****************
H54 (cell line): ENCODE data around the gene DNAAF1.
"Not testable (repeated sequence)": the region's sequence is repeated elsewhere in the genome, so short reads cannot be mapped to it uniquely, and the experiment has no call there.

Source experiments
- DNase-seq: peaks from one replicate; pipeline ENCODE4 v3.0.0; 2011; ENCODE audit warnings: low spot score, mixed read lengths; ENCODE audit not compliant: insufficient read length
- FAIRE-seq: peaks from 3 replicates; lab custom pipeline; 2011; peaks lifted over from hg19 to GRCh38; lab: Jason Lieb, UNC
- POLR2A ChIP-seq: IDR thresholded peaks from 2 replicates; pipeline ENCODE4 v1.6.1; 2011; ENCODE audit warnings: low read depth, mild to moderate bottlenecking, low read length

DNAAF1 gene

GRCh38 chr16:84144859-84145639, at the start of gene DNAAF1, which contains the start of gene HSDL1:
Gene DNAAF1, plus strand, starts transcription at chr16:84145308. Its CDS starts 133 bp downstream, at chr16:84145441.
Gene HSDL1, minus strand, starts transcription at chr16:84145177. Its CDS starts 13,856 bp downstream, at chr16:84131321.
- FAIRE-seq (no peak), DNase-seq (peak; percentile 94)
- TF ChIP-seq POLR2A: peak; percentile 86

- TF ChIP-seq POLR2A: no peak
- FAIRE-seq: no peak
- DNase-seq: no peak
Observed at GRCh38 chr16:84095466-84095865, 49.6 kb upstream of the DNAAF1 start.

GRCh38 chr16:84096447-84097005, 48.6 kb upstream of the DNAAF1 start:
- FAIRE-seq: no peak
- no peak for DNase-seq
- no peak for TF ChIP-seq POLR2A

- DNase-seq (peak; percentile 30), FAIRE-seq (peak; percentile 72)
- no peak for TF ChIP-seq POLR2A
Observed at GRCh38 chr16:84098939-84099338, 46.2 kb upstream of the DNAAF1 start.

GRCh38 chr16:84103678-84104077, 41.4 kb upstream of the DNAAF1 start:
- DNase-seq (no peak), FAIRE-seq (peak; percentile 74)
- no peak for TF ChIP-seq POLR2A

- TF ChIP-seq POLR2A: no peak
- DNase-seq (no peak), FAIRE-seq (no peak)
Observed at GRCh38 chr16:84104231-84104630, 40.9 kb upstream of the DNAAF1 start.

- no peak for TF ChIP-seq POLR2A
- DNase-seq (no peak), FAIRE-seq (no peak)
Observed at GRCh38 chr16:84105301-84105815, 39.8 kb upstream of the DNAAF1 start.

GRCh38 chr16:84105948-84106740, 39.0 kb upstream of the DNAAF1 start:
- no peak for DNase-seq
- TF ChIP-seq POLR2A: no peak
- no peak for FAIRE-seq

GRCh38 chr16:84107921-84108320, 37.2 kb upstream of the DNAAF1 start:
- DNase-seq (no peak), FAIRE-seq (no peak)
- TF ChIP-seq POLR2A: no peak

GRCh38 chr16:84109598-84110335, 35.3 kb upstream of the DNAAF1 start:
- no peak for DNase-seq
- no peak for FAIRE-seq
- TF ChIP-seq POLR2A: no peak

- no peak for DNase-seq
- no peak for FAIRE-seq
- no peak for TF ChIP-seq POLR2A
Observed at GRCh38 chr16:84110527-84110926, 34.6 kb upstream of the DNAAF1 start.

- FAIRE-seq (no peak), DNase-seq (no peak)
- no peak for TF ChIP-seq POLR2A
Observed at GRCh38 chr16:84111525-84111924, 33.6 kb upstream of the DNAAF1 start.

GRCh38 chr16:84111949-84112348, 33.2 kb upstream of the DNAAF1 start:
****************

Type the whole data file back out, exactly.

H54 (cell line): ENCODE data around the gene DNAAF1.
"Not testable (repeated sequence)": the region's sequence is repeated elsewhere in the genome, so short reads cannot be mapped to it uniquely, and the experiment has no call there.

Source experiments
- DNase-seq: peaks from one replicate; pipeline ENCODE4 v3.0.0; 2011; ENCODE audit warnings: low spot score, mixed read lengths; ENCODE audit not compliant: insufficient read length
- FAIRE-seq: peaks from 3 replicates; lab custom pipeline; 2011; peaks lifted over from hg19 to GRCh38; lab: Jason Lieb, UNC
- POLR2A ChIP-seq: IDR thresholded peaks from 2 replicates; pipeline ENCODE4 v1.6.1; 2011; ENCODE audit warnings: low read depth, mild to moderate bottlenecking, low read length

DNAAF1 gene

GRCh38 chr16:84144859-84145639, at the start of gene DNAAF1, which contains the start of gene HSDL1:
Gene DNAAF1, plus strand, starts transcription at chr16:84145308. Its CDS starts 133 bp downstream, at chr16:84145441.
Gene HSDL1, minus strand, starts transcription at chr16:84145177. Its CDS starts 13,856 bp downstream, at chr16:84131321.
- FAIRE-seq (no peak), DNase-seq (peak; percentile 94)
- TF ChIP-seq POLR2A: peak; percentile 86

- TF ChIP-seq POLR2A: no peak
- FAIRE-seq: no peak
- DNase-seq: no peak
Observed at GRCh38 chr16:84095466-84095865, 49.6 kb upstream of the DNAAF1 start.

GRCh38 chr16:84096447-84097005, 48.6 kb upstream of the DNAAF1 start:
- FAIRE-seq: no peak
- no peak for DNase-seq
- no peak for TF ChIP-seq POLR2A

- DNase-seq (peak; percentile 30), FAIRE-seq (peak; percentile 72)
- no peak for TF ChIP-seq POLR2A
Observed at GRCh38 chr16:84098939-84099338, 46.2 kb upstream of the DNAAF1 start.

GRCh38 chr16:84103678-84104077, 41.4 kb upstream of the DNAAF1 start:
- DNase-seq (no peak), FAIRE-seq (peak; percentile 74)
- no peak for TF ChIP-seq POLR2A

- TF ChIP-seq POLR2A: no peak
- DNase-seq (no peak), FAIRE-seq (no peak)
Observed at GRCh38 chr16:84104231-84104630, 40.9 kb upstream of the DNAAF1 start.

- no peak for TF ChIP-seq POLR2A
- DNase-seq (no peak), FAIRE-seq (no peak)
Observed at GRCh38 chr16:84105301-84105815, 39.8 kb upstream of the DNAAF1 start.

GRCh38 chr16:84105948-84106740, 39.0 kb upstream of the DNAAF1 start:
- no peak for DNase-seq
- TF ChIP-seq POLR2A: no peak
- no peak for FAIRE-seq

GRCh38 chr16:84107921-84108320, 37.2 kb upstream of the DNAAF1 start:
- DNase-seq (no peak), FAIRE-seq (no peak)
- TF ChIP-seq POLR2A: no peak

GRCh38 chr16:84109598-84110335, 35.3 kb upstream of the DNAAF1 start:
- no peak for DNase-seq
- no peak for FAIRE-seq
- TF ChIP-seq POLR2A: no peak

- no peak for DNase-seq
- no peak for FAIRE-seq
- no peak for TF ChIP-seq POLR2A
Observed at GRCh38 chr16:84110527-84110926, 34.6 kb upstream of the DNAAF1 start.

- FAIRE-seq (no peak), DNase-seq (no peak)
- no peak for TF ChIP-seq POLR2A
Observed at GRCh38 chr16:84111525-84111924, 33.6 kb upstream of the DNAAF1 start.

GRCh38 chr16:84111949-84112348, 33.2 kb upstream of the DNAAF1 start: